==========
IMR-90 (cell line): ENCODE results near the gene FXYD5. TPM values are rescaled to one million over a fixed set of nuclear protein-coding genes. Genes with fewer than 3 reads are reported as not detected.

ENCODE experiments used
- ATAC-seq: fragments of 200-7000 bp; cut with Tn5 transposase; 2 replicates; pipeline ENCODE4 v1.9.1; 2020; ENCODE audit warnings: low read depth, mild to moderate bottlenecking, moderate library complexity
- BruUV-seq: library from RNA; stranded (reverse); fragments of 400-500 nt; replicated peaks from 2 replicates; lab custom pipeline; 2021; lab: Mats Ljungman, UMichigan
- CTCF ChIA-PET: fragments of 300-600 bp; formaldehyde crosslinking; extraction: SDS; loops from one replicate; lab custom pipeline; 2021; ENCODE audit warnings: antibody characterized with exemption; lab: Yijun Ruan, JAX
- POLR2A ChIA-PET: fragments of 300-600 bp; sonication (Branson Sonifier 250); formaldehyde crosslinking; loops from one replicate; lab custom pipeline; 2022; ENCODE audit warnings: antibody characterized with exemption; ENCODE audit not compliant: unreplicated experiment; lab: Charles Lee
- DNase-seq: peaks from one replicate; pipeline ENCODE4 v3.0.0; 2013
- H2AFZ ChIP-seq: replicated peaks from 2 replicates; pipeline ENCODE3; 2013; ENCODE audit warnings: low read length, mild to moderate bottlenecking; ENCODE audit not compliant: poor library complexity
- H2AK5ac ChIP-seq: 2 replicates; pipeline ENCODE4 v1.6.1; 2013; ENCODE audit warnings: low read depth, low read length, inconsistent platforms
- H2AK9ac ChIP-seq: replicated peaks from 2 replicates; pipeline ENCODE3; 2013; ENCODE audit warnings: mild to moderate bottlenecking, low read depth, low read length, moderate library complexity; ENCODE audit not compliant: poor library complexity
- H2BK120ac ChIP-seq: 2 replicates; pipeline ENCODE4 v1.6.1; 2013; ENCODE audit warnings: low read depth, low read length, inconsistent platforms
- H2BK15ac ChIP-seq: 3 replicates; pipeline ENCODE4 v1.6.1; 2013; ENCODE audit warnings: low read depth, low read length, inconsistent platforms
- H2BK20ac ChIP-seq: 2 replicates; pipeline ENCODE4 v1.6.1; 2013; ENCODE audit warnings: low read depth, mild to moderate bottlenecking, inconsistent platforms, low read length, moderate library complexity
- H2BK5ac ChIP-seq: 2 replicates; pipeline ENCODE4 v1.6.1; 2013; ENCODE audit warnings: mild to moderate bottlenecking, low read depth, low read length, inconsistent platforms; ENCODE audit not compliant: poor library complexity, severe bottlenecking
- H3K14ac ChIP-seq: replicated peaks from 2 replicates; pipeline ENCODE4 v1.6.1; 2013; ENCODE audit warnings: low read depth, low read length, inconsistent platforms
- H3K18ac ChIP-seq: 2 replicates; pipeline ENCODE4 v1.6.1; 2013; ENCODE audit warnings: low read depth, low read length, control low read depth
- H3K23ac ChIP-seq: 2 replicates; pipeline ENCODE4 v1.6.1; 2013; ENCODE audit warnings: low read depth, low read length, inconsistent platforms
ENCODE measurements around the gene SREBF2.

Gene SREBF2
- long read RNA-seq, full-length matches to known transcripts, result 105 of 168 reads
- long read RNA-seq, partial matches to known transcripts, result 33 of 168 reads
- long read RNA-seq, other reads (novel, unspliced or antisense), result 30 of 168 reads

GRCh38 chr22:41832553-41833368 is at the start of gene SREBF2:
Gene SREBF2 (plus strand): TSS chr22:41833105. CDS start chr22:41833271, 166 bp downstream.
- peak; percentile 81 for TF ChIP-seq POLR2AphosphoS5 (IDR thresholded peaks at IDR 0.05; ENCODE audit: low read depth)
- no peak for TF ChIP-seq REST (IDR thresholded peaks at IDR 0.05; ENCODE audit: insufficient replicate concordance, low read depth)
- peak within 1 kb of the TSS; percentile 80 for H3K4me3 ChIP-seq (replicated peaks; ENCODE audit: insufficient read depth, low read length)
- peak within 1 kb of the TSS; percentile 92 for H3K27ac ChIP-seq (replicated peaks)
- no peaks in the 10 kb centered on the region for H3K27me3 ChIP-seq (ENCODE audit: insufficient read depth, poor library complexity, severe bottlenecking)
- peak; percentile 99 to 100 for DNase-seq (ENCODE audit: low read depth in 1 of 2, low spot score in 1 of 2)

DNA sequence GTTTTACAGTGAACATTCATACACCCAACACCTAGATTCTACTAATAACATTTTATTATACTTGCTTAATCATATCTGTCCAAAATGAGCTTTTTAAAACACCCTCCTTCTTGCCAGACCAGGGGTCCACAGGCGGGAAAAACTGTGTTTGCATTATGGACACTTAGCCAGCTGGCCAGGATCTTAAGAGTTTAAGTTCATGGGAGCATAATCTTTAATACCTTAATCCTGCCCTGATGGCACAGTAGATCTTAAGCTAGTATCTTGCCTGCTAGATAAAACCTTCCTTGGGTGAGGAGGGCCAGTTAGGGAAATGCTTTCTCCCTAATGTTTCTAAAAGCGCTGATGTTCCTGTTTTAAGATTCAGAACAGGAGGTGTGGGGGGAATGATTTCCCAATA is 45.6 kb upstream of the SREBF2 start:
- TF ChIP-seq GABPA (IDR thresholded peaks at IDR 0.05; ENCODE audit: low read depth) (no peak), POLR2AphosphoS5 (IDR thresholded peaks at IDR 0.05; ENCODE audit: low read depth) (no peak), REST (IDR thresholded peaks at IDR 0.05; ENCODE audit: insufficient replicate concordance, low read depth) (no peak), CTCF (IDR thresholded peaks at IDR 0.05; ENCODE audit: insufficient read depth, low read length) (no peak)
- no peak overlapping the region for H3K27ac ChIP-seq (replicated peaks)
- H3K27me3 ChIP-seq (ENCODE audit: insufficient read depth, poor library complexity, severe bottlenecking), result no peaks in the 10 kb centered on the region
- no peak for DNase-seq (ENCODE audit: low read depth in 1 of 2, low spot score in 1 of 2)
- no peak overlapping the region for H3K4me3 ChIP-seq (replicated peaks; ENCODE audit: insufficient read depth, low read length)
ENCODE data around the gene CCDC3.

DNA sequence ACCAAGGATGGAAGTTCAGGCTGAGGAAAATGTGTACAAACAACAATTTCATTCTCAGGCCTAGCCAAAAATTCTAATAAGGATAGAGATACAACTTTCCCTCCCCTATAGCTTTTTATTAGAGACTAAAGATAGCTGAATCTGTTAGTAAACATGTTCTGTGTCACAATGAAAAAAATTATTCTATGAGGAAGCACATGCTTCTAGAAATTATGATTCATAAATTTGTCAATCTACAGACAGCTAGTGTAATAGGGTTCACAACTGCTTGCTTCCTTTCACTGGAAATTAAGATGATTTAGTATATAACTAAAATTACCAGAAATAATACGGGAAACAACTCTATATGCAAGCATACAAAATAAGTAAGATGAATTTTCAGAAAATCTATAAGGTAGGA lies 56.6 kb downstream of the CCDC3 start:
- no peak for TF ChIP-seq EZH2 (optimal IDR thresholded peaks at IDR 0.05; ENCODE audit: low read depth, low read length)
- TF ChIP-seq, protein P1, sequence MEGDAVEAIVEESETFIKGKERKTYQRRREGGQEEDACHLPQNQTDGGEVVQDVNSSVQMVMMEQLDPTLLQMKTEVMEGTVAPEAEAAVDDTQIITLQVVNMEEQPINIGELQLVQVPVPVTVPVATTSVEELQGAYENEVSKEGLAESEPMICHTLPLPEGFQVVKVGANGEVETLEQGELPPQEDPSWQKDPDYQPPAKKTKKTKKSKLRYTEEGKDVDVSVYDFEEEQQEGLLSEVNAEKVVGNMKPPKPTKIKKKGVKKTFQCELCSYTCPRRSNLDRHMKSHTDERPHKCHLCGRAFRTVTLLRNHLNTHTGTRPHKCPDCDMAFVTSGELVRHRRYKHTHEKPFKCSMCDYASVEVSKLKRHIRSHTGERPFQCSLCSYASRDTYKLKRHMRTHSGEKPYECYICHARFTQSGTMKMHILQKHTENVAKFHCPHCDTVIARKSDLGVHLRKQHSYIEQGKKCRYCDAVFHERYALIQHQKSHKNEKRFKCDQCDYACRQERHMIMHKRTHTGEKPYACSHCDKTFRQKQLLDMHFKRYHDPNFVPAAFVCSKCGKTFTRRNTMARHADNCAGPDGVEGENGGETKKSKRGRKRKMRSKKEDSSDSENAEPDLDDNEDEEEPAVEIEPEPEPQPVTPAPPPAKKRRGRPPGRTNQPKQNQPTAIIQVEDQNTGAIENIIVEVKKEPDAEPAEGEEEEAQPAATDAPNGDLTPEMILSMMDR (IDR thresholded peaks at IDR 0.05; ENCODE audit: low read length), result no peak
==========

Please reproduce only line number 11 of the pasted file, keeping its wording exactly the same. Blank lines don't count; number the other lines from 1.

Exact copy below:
- H2BK120ac ChIP-seq: 2 replicates; pipeline ENCODE4 v1.6.1; 2013; ENCODE audit warnings: low read depth, low read length, inconsistent platforms